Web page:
News room: The Construction Industry's Guide to Novel Writing

The Construction Industry's Guide to Novel Writing by Jessica Barrah

Writing a book and building a house are very different endeavours. Find out what the two things have in common in our guide to constructing your novel.

The Construction Industry

In some ways, writing a novel is like building and decorating a house.*

1. First you’ve got to plan it carefully, lay careful foundations, build it up story by story (see what I did there?) and make it stable and watertight.

2. After that, you can go back in, add plumbing and electrics, and plaster the walls; flesh out the scaffolding of your story, round out each chapter.

3. Then you can decorate, paint the room the perfect colour, add curtains, rugs, and furniture, editing your work and refining your prose so that the ‘house’ is finally finished.

4. Finally add a few extra accessories – some fresh flowers, some pictures on the walls – great typesetting, some illustrations, a beautiful book cover – and it’s ready for your housewarming party/book launch!

Home Improvements

Ok, so council officials won’t actually come around if you starting ‘building’ your novel without proper planning. Perhaps you just got caught up in the moment, and made it up as you went along. If you’ve built a wonky shack, where plot holes and inconsistencies are threatening to cause your structure to collapse, it’s not too late to make a synopsis or a detailed chapter plan. You can then see how you could strengthen the foundations, altering the storyline, removing characters or plot points that don’t need to be there – or focusing more on other characters and adding further twists to your tale as needed.

Luckily, unlike bricks and mortar, you can easily change your prose if you realise half way through that it’s not looking the way you wanted. Cut out paragraphs, pages or even chapters if they don’t need to be there. Too much description or meandering dialogue could be removed without impacting on the rest of the manuscript.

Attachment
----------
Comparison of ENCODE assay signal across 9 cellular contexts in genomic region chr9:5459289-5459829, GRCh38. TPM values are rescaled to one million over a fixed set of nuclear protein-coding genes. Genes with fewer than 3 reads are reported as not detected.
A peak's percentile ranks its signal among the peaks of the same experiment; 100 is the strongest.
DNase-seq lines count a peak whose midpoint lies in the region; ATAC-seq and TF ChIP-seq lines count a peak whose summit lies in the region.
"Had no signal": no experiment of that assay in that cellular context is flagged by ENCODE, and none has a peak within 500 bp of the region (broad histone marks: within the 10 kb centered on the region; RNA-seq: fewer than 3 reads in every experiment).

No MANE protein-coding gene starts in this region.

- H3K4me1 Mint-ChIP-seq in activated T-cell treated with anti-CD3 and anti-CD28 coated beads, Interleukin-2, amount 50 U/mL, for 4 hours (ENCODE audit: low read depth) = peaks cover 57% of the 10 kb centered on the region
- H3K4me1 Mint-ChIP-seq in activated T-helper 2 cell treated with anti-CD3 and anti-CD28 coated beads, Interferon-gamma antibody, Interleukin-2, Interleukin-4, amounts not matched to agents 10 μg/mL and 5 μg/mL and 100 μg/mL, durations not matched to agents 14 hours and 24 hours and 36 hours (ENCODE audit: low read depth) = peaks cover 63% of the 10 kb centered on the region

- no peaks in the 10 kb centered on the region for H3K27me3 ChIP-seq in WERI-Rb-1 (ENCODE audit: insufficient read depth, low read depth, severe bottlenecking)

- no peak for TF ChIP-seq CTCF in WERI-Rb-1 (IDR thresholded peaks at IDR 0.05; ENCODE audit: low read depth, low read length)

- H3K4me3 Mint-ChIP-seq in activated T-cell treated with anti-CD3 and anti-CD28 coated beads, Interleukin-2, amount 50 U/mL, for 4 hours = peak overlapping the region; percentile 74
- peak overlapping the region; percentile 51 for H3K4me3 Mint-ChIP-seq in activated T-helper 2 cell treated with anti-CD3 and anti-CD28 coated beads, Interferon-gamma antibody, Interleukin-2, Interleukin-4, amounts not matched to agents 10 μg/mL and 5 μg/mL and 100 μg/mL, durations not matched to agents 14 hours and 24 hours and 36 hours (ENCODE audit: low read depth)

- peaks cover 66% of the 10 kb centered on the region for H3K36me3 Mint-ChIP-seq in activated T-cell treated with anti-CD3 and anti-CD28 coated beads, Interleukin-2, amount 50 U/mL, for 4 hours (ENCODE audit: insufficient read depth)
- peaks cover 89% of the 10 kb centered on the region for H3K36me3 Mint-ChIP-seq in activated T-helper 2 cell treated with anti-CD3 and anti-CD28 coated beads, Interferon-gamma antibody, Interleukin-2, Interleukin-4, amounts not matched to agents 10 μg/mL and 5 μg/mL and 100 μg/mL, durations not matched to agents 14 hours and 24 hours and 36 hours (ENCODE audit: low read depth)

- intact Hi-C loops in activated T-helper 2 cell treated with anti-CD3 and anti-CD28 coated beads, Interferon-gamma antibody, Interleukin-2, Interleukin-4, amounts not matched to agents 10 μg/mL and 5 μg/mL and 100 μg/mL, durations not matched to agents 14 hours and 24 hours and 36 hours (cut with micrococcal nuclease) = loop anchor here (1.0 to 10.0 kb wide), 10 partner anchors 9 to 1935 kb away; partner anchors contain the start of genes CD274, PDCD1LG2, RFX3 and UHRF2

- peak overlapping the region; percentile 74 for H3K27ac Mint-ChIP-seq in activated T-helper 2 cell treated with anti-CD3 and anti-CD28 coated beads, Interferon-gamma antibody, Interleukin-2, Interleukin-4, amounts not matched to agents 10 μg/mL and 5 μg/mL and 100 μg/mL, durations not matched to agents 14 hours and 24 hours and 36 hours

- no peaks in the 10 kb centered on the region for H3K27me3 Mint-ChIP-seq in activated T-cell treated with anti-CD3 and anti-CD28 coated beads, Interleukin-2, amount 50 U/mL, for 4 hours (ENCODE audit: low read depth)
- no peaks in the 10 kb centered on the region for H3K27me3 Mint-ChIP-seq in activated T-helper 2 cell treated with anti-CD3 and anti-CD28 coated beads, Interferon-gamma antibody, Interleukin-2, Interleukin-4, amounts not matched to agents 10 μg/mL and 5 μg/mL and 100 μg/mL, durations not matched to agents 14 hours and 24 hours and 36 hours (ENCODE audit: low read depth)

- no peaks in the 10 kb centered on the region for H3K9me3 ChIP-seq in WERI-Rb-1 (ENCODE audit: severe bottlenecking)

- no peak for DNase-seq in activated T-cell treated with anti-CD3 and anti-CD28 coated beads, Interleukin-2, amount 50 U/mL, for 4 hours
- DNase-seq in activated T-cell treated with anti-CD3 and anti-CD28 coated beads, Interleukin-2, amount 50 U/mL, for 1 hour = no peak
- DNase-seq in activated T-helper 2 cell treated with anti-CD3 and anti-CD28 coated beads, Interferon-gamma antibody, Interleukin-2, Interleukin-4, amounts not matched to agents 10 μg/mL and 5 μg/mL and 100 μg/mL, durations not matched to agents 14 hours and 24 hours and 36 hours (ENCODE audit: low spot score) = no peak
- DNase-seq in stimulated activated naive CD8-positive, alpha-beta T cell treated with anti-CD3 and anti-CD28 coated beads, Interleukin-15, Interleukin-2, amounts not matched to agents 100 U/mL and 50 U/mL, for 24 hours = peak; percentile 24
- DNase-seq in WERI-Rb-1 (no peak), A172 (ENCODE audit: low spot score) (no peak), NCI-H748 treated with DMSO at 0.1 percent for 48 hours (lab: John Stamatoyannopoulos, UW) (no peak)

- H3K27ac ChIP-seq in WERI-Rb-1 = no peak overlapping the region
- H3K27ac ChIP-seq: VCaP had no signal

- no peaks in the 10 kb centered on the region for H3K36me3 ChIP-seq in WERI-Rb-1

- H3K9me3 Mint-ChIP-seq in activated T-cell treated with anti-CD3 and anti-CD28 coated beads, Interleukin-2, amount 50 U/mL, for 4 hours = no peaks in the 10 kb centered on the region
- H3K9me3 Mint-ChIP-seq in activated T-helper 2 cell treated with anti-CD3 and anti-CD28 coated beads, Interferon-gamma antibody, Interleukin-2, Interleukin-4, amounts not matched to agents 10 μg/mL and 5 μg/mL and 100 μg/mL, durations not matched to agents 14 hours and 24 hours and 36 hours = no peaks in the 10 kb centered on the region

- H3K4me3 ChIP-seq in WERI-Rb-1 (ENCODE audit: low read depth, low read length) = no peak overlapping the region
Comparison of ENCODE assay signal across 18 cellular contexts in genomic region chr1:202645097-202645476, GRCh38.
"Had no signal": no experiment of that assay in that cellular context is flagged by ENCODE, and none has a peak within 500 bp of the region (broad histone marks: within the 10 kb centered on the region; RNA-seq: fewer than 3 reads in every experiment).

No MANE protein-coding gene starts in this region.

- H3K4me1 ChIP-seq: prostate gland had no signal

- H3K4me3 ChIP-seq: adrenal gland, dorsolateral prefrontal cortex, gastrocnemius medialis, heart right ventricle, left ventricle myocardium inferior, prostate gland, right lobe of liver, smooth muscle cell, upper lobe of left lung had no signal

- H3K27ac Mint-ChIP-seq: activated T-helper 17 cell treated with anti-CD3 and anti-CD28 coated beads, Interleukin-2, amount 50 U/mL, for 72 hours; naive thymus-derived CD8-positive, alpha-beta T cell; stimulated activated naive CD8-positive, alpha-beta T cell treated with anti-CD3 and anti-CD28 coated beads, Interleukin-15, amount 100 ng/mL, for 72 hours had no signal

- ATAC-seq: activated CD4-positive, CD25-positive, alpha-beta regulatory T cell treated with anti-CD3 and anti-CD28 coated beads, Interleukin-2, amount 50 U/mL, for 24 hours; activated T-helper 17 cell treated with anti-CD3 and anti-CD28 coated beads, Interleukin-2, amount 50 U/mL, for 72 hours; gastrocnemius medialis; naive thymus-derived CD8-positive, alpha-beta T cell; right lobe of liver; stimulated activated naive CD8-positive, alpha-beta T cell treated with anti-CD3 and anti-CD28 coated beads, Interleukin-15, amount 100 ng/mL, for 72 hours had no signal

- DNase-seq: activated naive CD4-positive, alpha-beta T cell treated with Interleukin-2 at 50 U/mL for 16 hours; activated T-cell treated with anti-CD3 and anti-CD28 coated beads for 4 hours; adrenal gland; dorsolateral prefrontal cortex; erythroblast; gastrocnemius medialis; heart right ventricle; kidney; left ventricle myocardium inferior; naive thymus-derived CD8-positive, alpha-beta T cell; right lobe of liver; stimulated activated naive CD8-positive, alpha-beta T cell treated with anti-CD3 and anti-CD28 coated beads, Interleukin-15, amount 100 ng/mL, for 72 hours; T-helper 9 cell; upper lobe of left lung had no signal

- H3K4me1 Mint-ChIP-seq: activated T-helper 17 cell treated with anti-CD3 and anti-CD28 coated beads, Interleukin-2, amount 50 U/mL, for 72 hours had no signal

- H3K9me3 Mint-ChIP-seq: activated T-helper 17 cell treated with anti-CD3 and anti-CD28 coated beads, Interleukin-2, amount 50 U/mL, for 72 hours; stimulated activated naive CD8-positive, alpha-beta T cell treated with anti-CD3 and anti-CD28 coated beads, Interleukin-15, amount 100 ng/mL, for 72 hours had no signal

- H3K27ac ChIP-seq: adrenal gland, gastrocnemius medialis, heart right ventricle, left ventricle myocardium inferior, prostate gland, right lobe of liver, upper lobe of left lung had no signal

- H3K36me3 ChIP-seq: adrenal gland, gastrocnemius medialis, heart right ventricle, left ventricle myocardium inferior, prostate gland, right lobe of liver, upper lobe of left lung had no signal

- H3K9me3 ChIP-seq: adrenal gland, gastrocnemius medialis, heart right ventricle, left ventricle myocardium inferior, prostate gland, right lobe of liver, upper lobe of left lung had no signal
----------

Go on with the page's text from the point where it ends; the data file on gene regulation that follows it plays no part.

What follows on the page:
If you’ve been working on your novel for many years, you might need to change or update your ‘decor’ to make your style really fresh. Re-write whole paragraphs or pages if you need to, so that your style is consistent all through. Re-word your sentences to make them shorter and more direct, without additional unneeded adverbs. You could also break up complicated ideas to make your meaning clearer. Check your text for words you might overuse, and substitute alternatives – or cut them out altogether if you can. You can also call in some skilled ‘trades’ to help finish the house to the highest standards – instead of plasterers and electricians, there are proof-readers and editors to help.

Build A Cabin

You’ve invested a lot of time and effort into ‘building’ your novel. But if things aren’t working out, sometimes, it’s just time to start something fresh. Instead of working and reworking the same old chapters, maybe you could construct a little holiday ‘cabin’ instead – something like a short story that you know that you can finish quickly.
Get inspiration from entering a competition – writing to a particular theme, word count and deadline date can really help focus the mind. We’d advise against starting a whole new novel at this point, but you could revisit a previous building project you may have abandoned – is it a ‘fixer upper’? Is there potential in it for a quick refurbishment?

A break from your long term project can help you gain perspective, and the skills learned writing to a specific word count or editing a previous book can be really useful to getting your ‘house’ finished to perfection.

Let us know about your own literary ‘Grand Designs’!
*Apologies for the tenuous extended metaphor.

Further reading:

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Written by
Jessica Barrah
Published on
Books, Authors, Writers, Self-publishing, Planning, and Editing